Private libraries in Android — why you should consider it.
This post is part of a series on private libraries:
Part 1: Private libraries in Android — why you should consider it
Libraries are one of the foundations of Android development. Think about all dependencies in your Android projects, either from Google (the former Support Library and now AndroidX, Material Components, etc.), or other companies (like Square with their famous OkHttp or Retrofit), or developers who simply shared their own work.
The interest of these public libraries is quite obvious: it allows anyone to reuse in his own project a component made by somebody else. What about private libraries? In what situation should we consider a library with a scope specific to some context or organization?
In this post, we will define the concept of a library and discuss its primary purposes including the context which we consider private libraries interesting at Deezer, the content we put into libraries and how we organize them. Although we will talk about Android development, many principles will also apply to other areas.
What is a library?
The concept of a library has been around since the beginning of computer programming. A library can be defined as such:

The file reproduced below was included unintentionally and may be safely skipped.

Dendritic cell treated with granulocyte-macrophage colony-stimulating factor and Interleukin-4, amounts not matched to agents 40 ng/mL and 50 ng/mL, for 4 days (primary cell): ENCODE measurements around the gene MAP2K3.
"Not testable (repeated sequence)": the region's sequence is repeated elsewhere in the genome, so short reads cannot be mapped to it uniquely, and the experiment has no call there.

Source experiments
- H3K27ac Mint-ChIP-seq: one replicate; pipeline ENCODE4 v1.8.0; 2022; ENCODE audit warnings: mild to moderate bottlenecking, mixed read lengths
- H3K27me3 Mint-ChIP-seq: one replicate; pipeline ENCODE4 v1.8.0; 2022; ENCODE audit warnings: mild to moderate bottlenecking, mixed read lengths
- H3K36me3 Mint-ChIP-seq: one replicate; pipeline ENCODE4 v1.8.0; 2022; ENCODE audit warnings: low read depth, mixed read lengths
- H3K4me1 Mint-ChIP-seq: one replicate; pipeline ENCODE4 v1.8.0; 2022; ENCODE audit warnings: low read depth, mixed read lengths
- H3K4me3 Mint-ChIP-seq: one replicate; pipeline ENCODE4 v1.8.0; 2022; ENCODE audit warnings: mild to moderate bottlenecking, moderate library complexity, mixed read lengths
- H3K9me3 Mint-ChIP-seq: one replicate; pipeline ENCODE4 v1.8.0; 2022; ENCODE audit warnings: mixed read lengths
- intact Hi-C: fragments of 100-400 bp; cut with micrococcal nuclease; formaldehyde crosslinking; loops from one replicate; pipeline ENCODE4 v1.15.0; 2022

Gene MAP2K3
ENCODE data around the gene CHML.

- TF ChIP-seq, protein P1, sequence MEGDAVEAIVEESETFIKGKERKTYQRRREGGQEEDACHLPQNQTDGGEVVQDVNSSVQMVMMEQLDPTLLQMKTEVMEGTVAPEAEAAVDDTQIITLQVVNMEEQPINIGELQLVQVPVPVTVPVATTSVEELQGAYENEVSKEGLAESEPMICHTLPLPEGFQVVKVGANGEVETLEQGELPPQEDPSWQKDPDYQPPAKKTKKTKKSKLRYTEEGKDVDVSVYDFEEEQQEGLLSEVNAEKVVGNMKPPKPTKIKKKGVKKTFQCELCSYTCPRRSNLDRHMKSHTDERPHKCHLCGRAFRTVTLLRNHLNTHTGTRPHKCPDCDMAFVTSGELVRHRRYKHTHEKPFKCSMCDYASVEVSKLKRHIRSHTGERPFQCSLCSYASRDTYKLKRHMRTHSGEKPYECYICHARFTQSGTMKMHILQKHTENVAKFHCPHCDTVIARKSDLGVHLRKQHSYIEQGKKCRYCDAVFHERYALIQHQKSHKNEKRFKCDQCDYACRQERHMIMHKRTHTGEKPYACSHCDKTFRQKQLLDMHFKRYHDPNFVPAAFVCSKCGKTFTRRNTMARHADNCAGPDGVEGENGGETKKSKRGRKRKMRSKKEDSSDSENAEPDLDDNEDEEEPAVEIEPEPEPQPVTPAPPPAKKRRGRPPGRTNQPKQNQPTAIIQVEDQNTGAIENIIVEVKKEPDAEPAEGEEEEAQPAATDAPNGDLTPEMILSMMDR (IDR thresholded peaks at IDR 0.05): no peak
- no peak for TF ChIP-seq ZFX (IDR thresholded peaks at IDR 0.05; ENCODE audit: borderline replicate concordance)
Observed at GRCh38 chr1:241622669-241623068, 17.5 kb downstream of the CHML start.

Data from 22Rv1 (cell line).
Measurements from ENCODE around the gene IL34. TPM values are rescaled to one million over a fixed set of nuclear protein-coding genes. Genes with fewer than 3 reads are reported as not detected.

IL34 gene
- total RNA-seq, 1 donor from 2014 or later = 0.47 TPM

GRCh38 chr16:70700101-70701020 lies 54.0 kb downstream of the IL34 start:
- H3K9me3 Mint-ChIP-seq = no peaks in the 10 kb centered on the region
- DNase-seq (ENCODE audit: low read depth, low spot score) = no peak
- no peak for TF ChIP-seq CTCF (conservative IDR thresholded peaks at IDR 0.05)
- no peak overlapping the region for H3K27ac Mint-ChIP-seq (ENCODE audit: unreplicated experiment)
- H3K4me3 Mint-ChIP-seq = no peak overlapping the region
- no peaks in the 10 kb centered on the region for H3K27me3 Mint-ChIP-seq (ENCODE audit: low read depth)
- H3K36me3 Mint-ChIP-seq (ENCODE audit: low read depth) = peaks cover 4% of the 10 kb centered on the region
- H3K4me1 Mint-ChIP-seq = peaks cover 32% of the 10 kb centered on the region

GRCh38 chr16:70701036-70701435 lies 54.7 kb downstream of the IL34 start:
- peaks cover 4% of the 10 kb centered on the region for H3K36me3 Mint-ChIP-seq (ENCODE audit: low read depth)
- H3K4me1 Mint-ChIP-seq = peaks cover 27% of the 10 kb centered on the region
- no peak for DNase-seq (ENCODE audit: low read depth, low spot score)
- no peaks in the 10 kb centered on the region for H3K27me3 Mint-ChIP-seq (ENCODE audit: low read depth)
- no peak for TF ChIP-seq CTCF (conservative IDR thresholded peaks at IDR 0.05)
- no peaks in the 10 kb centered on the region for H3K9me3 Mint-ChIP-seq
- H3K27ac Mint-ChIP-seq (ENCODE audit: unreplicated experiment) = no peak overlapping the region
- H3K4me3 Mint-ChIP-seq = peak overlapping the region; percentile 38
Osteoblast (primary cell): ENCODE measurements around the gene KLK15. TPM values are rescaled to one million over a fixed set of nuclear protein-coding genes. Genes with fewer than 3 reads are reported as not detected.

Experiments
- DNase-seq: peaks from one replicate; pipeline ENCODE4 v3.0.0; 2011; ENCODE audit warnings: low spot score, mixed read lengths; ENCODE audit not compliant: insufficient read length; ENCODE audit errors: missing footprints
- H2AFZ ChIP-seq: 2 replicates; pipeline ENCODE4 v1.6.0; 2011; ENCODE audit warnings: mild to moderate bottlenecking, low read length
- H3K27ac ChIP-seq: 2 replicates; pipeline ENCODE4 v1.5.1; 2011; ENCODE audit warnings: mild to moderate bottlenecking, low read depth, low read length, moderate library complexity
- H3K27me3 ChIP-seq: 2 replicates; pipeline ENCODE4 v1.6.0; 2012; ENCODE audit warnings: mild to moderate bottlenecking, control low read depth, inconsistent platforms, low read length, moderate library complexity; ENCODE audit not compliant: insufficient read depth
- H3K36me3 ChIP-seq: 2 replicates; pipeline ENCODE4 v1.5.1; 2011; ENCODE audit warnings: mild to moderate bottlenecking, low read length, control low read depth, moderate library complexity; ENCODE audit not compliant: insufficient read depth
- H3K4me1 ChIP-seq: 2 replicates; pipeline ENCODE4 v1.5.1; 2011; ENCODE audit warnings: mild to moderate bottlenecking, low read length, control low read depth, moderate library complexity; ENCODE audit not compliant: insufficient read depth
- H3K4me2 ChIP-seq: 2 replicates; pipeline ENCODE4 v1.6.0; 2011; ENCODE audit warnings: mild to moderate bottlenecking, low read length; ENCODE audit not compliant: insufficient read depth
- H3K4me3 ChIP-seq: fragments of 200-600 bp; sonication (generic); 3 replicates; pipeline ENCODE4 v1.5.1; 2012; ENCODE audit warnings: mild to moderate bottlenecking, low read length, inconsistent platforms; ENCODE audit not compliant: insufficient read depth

An independent collection of behaviors, accessible through a well-defined interface and available for reuse by multiple programs.
In the context of Android, a library corresponds to a versioned, compiled artifact: either a JAR (Java archive) or an AAR (Android archive, that can also include Android specific resources), not to mention native libraries (C / C++ libraries with NDK or more recently Kotlin Multiplatform libraries). Libraries can also be composed of multiple artifacts under the same versioning.
At Deezer, each library is an independent Android project with its own repository that can have multiple modules (with possible dependencies among them), each producing an AAR or JAR. Consequently, unique versioning can apply to the entire library (i.e. to all modules of the library).